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      Depressed plasma platelet-activating factor acetylhydrolase in patients presenting with acute myocardial infarction.


      1-Alkyl-2-acetylglycerophosphocholine Esterase, Adult, Biological Markers, blood, Electrocardiography, Female, Fibrinolytic Agents, therapeutic use, Humans, Male, Middle Aged, Myocardial Infarction, drug therapy, enzymology, physiopathology, Phospholipases A, Platelet Activating Factor, metabolism, Severity of Illness Index, Thrombolytic Therapy

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          Cell membrane phospholipids, including platelet-activating factor (PAF), participate in the pathogenesis of acute myocardial infarction (AMI). The plasma level of PAF acetylhydrolase (AH) was determined in 18 patients at presentation with AMI before thrombolysis, and the administration of adjunctive therapy, and compared with 13 healthy controls. Plasma levels of PAF-AH were significantly lower in the AMI patients (23.15 +/- 1.75 nmol/min/ml) than in the controls (30.43 +/- 2.13 nmol/min/ml; p = 0.027). Considering normal plasma levels of PAF and lyso-PAF, and lack of evidence that anti-PAF antibodies are really beneficial in myocardial ischemia-reperfusion, it is reasonable to speculate that an inability of systemic PAF to 'turn on' PAF-AH enzymatic activity could contribute substantially to the observed events. Decreased PAF-AH activity in AMI patients may represent not a consequence, but rather, a risk factor for the development of acute coronary syndromes.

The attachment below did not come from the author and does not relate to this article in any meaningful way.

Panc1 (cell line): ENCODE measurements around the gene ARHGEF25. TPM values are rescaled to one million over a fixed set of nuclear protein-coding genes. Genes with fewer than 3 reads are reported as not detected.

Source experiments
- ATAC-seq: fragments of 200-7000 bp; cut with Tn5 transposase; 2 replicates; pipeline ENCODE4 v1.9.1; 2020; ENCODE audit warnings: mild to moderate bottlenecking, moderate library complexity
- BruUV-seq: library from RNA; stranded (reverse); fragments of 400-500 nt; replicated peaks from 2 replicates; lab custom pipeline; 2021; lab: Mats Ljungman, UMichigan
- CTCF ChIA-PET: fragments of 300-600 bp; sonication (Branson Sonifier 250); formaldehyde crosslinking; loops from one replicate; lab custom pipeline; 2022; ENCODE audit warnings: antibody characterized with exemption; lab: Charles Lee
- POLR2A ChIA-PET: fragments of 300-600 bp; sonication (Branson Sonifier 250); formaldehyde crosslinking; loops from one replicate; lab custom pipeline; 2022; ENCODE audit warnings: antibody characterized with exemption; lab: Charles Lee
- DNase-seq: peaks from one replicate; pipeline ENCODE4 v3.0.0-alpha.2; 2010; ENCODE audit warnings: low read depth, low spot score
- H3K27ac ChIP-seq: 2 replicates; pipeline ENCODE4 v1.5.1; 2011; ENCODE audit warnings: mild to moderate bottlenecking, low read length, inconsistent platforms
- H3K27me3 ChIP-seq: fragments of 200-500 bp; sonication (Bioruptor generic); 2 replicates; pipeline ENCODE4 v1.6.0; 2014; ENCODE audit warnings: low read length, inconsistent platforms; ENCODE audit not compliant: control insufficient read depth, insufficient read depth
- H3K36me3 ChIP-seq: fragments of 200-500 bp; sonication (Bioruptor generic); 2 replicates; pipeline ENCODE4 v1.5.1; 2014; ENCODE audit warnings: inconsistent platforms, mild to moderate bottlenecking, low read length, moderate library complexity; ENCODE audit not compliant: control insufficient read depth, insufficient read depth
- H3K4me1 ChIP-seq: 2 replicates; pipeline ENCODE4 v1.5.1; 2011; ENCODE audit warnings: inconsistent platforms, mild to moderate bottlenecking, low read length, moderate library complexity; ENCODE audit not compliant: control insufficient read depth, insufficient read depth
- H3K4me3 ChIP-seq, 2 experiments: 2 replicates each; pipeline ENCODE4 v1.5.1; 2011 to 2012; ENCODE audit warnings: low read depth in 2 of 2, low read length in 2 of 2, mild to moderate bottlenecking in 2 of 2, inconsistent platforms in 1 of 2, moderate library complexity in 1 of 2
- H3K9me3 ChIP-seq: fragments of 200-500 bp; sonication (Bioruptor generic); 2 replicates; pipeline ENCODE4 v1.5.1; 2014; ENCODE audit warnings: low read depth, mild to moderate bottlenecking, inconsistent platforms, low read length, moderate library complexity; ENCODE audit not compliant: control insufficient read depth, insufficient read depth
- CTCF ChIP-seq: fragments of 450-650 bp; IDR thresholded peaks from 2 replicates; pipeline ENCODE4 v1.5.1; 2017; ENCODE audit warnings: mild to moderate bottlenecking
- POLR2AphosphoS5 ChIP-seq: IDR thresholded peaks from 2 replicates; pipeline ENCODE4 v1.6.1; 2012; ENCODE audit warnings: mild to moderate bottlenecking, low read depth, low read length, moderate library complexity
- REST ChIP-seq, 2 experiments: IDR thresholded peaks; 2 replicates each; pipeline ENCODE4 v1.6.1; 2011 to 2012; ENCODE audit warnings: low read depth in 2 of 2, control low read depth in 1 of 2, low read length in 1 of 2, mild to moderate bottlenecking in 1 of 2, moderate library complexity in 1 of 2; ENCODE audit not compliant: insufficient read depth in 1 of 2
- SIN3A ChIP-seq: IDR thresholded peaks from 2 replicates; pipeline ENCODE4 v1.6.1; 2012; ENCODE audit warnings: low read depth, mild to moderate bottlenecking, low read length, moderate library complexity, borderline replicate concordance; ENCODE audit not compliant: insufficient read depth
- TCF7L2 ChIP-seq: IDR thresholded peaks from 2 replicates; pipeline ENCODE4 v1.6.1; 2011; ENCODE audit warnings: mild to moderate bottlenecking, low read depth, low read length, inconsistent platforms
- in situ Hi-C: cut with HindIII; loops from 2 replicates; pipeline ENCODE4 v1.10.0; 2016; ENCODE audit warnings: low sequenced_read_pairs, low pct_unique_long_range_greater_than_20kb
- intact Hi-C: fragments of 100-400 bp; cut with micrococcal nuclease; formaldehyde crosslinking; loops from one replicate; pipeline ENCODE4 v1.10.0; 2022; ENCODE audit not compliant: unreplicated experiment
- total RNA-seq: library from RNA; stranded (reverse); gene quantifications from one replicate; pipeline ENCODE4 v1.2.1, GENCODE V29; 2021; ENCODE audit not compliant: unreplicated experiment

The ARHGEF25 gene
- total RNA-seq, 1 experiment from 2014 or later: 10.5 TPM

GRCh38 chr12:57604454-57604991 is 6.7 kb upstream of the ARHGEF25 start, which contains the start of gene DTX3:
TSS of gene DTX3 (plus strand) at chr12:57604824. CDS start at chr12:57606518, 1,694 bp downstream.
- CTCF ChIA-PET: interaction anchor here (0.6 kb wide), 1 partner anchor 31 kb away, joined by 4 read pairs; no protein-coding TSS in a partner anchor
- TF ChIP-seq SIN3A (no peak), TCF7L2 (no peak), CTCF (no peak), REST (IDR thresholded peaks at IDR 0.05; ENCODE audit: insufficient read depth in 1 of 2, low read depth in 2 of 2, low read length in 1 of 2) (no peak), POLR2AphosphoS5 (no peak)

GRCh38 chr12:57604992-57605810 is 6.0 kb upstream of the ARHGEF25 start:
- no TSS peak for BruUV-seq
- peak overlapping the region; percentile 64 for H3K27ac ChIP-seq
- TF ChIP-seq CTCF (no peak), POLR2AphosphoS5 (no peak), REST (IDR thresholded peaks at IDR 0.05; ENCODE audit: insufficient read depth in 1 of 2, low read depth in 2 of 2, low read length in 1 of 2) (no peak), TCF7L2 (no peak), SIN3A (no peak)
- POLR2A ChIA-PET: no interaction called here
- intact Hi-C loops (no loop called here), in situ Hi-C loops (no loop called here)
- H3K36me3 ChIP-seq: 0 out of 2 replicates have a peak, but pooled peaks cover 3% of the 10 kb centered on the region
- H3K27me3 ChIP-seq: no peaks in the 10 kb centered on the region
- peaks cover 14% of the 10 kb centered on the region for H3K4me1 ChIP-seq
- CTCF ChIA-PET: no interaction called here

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          A comparison of reteplase with alteplase for acute myocardial infarction. The Global Use of Strategies to Open Occluded Coronary Arteries (GUSTO III) Investigators.

          Reteplase (recombinant plasminogen activator), a mutant of alteplase tissue plasminogen activator, has a longer half-life than its parent molecule and produced superior angiographic results in pilot studies of acute myocardial infarction. In this large clinical trial, we compared the efficacy and safety of these two thrombolytic agents. A total of 15,059 patients from 807 hospitals in 20 countries who presented within 6 hours after the onset of symptoms with ST-segment elevation or bundle-branch block were randomly assigned in a 2:1 ratio to receive reteplase, in two bolus doses or 10 MU each given 30 minutes apart, or an accelerated infusion of alteplase, up to 100 mg infused over a period of 90 minutes. The primary hypothesis was that mortality at 30 days would be significantly lower with reteplase. The mortality rate at 30 days was 7.47 percent for reteplase and 7.24 percent for alteplase (adjusted P=0.54; odds ratio, 1.03; 95 percent confidence interval, 0.91 to 1.18). The 95 percent confidence interval for the absolute difference in mortality rates was -1.1 to 0.66 percent. Stroke occurred in 1.64 percent of patients treated with reteplase and in 1.79 percent of those treated with alteplase (P= 0.50). The respective rates of the combined end point of death or nonfatal, disabling stroke were 7.89 percent and 7.91 percent (P=0.97; odds ratio, 1.0; 95 percent confidence interval, 0.88 to 1.13). As compared with an accelerated infusion of alteplase, reteplase, although easier to administer, did not provide any additional survival benefit in the treatment of acute myocardial infarction. Other results, particularly for the combined end point of death or nonfatal, disabling stroke, were remarkably similar for the two plasminogen activators.

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